The great figures of the Hebrew bible announce God's presence and love whenever they encounter it, and so does Jesus. Not only does the Lord speak of God, he is God's Word enfleshed, the one about whom we cannot be silent, and this is the essence of the 5th chapter of Acts of the Apostles. Peter and John become models for all the apostles and disciples. No longer does it matter that they abandoned Jesus in his greatest need. Forgiven and empowered by the Holy Spirit, they become, despite great personal danger, proclaimers of the Word.

The Easter season must animate us in the same way. Acknowledging and celebrating God's glory within, around and among us, we announce God's love to whomever will listen. Ignoring those who resist, we go everywhere in His name proclaiming the Good News of our salvation.

Today, let your joy speak to others of God's presence within you and among us.

What experiences of God have you had about which you cannot be silent?

Tuesday, April 10, 2018

St Stanislaus

"Blessed are they who follow the way of the Lord." Ps 119

Having the courage to speak out in the face of injustice is rare. To speak directly against a king or president seems inconceivable to most of us, but that is exactly what St. Stanislaus did at the beginning on the second millenium. Unable not to confront his king for egregious offenses against the poor and God, Stanislaus was martyred for demanding that the king repent and change his life.

Stanislaus is a good Easter saint. Challenged by the resurrection not to be afraid, to stand up, stand out and speak up, the apostles rose to the occasion and became a living Gospel. So did Stanislaus. Empowered by the word, and unafraid to speak with the authority of the Gospel, Stanislaus became the apostle of Poland, a figure revered as much by the Polish people as Thomas Becket is by the English.

Heroes can sometimes thrill us, but unless we are moved to change by their witness to the faith, their memories are a distraction to our own conversion. Stanislaus continues to be a mentor for the Polish people, not just because of his confrontation with his king, but because he acted, not to advance his own power but God's.

Today, live the Gospel simply and faithfully.

What keeps you from speaking out for the poor more consistently?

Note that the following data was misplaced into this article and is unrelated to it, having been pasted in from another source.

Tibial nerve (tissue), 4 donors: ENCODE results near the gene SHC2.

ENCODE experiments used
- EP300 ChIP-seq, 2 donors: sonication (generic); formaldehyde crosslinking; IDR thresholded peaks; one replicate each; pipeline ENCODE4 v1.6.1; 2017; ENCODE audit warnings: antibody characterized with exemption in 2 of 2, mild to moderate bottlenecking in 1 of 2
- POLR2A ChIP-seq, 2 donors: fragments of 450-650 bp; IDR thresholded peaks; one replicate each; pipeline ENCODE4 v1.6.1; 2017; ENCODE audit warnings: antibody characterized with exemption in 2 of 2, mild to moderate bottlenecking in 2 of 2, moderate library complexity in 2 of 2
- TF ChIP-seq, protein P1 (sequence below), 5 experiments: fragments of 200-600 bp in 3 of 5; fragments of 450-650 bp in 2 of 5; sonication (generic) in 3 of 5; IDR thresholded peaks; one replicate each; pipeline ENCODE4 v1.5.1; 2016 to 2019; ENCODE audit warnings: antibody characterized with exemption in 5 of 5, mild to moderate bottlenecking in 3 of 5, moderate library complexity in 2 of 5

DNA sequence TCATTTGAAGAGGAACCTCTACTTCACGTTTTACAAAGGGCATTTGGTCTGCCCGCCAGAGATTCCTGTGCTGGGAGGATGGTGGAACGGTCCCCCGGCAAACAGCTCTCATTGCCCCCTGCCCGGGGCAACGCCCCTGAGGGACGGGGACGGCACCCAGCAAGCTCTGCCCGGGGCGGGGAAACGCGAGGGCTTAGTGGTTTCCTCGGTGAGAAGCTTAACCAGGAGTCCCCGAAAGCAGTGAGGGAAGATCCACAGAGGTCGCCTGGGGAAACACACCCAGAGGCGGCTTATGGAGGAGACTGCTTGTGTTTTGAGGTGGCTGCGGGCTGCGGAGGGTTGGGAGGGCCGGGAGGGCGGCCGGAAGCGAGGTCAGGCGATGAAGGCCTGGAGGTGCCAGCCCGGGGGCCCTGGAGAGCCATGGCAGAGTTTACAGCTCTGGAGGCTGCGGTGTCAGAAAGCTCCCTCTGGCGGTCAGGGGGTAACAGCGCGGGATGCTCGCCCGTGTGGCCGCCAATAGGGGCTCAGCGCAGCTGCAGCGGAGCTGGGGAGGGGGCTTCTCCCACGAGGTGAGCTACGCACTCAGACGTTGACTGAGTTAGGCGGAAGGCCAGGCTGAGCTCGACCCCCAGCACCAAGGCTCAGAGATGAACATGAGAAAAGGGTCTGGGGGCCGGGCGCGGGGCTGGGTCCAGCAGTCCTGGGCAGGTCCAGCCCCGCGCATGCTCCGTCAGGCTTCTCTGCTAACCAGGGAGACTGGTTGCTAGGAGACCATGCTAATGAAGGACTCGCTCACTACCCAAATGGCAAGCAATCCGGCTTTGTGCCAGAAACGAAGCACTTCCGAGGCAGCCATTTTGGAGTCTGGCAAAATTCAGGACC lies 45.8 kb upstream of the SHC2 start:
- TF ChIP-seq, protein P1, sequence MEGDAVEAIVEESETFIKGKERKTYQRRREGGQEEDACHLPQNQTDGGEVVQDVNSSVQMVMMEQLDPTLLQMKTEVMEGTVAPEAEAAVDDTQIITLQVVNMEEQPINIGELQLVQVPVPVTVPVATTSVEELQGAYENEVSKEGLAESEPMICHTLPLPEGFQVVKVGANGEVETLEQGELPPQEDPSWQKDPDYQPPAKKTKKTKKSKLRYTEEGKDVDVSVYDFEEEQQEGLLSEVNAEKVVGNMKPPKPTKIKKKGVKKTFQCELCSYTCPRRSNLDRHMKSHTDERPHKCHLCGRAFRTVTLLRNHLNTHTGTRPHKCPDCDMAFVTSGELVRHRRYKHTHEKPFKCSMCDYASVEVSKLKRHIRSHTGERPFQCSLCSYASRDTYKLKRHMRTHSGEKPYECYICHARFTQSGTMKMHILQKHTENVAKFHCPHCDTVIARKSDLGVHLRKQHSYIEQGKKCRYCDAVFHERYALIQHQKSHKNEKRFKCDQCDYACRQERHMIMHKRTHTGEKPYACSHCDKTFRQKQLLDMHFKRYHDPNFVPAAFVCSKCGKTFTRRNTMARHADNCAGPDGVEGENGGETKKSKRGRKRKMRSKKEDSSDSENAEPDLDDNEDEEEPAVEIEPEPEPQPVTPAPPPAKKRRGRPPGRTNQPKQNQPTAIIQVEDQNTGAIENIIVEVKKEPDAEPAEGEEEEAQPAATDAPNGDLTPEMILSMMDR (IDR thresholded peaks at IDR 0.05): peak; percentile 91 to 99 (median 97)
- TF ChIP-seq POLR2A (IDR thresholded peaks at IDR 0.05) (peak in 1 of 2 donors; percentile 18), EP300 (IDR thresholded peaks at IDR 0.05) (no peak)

Monday, April 9, 2018

Individual rights and the Common Good

"The whole group of believers was united, heart and soul; no one claimed for his own use anything that he had, as everything they owned was held in common." Acts 4:32

One of the most vexing questions that bedevils Christians is the right to private property. Especially in a world where the distribution of wealth is so uneven, the question of private property becomes vitally important. This is not to challenge the radical right of people to possess and protect things as their own, but rather to pray about how to discern what level of private property protects both the rights of individuals and the common good.

The question of discernment is most important here. Discernment, in a classical sense, is the sifting through of two goods. Granting that famous athletes and movie stars need to protect themselves and their families more than the rest of us, their homes are among the most egregious examples of excess in this regard. Why any family with one or two children would build a 22,000 square foot mansion with an elevator is incomprehensible to most, but it does get us thinking and praying about what is adequate and necessary. When the rights of a few are protected to the detriment of the many, the question of how best to distribute food and goods must be engaged by thoughtful and prayerful believers.

Today, think about justice in the distribution of goods.

How do you think we ought to apply the

Sunday, April 8, 2018

The Annunciation of the Lord

"How can this be?" Lk 1:34

Mary's question to the angel is haunting. How can this be? Indeed! We often ask the same question ourselves in any number of situations.  How can it be that almost 2 billion people die each year from water born intestinal diseases? How can it be that in a world which produces more than enough food for everyone to eat adequately, almost 1 billion people are hungry? How can it be that a mother of three small children is dying while another woman, desperate for a child, cannot get pregnant?

The questions are endless, and Mary helps us ask them. Though the only answer she received to her question about how she would be pregnant was an assurance that God's love would overshadow her, she seemed satisfied. It is not always so with us.

Today's feast is an answer of sorts to all our questions, but too often the answer is not to our liking or understanding. The basic promise of the new covenant is that God will be with us always, in times of light and darkness, in confusing as well as magnificently clear situations. Nothing more. The more is up to us. God makes us just, but we do not always act in a just manner towards others. God provides us with a world that produces sufficient food for all. It is up to us to distribute it, but even when we fail to live justly and to create just systems that do not demean the poor for being poor, God will not abandon us. While life will not always make sense, God is with us. Is that enough?  It was for Mary.

Today, let us say yes to all that is.

What do you do when life seems overwhelming?